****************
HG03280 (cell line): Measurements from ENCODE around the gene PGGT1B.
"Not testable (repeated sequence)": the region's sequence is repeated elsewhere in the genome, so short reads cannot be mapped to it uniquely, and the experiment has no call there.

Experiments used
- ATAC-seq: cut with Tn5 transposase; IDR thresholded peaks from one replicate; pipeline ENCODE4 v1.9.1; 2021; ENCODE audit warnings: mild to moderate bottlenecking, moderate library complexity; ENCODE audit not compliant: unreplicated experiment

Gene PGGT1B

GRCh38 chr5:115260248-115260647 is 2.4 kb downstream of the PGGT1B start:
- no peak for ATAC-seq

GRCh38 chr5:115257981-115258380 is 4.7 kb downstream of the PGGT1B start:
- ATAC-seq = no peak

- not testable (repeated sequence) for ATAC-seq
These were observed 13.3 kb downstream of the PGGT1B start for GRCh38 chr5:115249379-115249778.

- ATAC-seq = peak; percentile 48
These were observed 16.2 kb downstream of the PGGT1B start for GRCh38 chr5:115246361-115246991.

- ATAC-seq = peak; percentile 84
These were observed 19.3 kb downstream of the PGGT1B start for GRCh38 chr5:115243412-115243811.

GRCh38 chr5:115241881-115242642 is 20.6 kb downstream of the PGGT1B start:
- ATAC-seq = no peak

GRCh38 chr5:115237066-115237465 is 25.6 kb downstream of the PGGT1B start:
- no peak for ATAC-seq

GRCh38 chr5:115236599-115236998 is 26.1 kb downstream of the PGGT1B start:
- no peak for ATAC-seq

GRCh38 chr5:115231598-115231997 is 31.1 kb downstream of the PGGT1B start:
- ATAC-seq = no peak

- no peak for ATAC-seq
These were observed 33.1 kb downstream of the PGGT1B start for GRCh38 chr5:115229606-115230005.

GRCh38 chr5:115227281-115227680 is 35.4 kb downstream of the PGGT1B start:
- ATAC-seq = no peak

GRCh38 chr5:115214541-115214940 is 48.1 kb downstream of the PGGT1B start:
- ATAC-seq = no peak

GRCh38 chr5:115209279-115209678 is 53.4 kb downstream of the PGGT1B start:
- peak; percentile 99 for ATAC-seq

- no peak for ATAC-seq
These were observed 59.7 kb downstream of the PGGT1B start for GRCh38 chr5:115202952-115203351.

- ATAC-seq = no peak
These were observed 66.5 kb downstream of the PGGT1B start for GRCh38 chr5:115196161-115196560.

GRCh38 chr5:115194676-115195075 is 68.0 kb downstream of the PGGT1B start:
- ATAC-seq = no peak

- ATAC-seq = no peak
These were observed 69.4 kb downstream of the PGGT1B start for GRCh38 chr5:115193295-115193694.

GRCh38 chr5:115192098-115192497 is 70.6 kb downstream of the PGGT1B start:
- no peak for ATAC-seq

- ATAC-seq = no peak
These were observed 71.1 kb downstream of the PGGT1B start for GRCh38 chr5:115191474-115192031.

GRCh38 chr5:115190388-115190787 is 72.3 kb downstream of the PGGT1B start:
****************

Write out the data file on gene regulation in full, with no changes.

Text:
HG03280 (cell line): Measurements from ENCODE around the gene PGGT1B.
"Not testable (repeated sequence)": the region's sequence is repeated elsewhere in the genome, so short reads cannot be mapped to it uniquely, and the experiment has no call there.

Experiments used
- ATAC-seq: cut with Tn5 transposase; IDR thresholded peaks from one replicate; pipeline ENCODE4 v1.9.1; 2021; ENCODE audit warnings: mild to moderate bottlenecking, moderate library complexity; ENCODE audit not compliant: unreplicated experiment

Gene PGGT1B

GRCh38 chr5:115260248-115260647 is 2.4 kb downstream of the PGGT1B start:
- no peak for ATAC-seq

GRCh38 chr5:115257981-115258380 is 4.7 kb downstream of the PGGT1B start:
- ATAC-seq = no peak

- not testable (repeated sequence) for ATAC-seq
These were observed 13.3 kb downstream of the PGGT1B start for GRCh38 chr5:115249379-115249778.

- ATAC-seq = peak; percentile 48
These were observed 16.2 kb downstream of the PGGT1B start for GRCh38 chr5:115246361-115246991.

- ATAC-seq = peak; percentile 84
These were observed 19.3 kb downstream of the PGGT1B start for GRCh38 chr5:115243412-115243811.

GRCh38 chr5:115241881-115242642 is 20.6 kb downstream of the PGGT1B start:
- ATAC-seq = no peak

GRCh38 chr5:115237066-115237465 is 25.6 kb downstream of the PGGT1B start:
- no peak for ATAC-seq

GRCh38 chr5:115236599-115236998 is 26.1 kb downstream of the PGGT1B start:
- no peak for ATAC-seq

GRCh38 chr5:115231598-115231997 is 31.1 kb downstream of the PGGT1B start:
- ATAC-seq = no peak

- no peak for ATAC-seq
These were observed 33.1 kb downstream of the PGGT1B start for GRCh38 chr5:115229606-115230005.

GRCh38 chr5:115227281-115227680 is 35.4 kb downstream of the PGGT1B start:
- ATAC-seq = no peak

GRCh38 chr5:115214541-115214940 is 48.1 kb downstream of the PGGT1B start:
- ATAC-seq = no peak

GRCh38 chr5:115209279-115209678 is 53.4 kb downstream of the PGGT1B start:
- peak; percentile 99 for ATAC-seq

- no peak for ATAC-seq
These were observed 59.7 kb downstream of the PGGT1B start for GRCh38 chr5:115202952-115203351.

- ATAC-seq = no peak
These were observed 66.5 kb downstream of the PGGT1B start for GRCh38 chr5:115196161-115196560.

GRCh38 chr5:115194676-115195075 is 68.0 kb downstream of the PGGT1B start:
- ATAC-seq = no peak

- ATAC-seq = no peak
These were observed 69.4 kb downstream of the PGGT1B start for GRCh38 chr5:115193295-115193694.

GRCh38 chr5:115192098-115192497 is 70.6 kb downstream of the PGGT1B start:
- no peak for ATAC-seq

- ATAC-seq = no peak
These were observed 71.1 kb downstream of the PGGT1B start for GRCh38 chr5:115191474-115192031.

GRCh38 chr5:115190388-115190787 is 72.3 kb downstream of the PGGT1B start: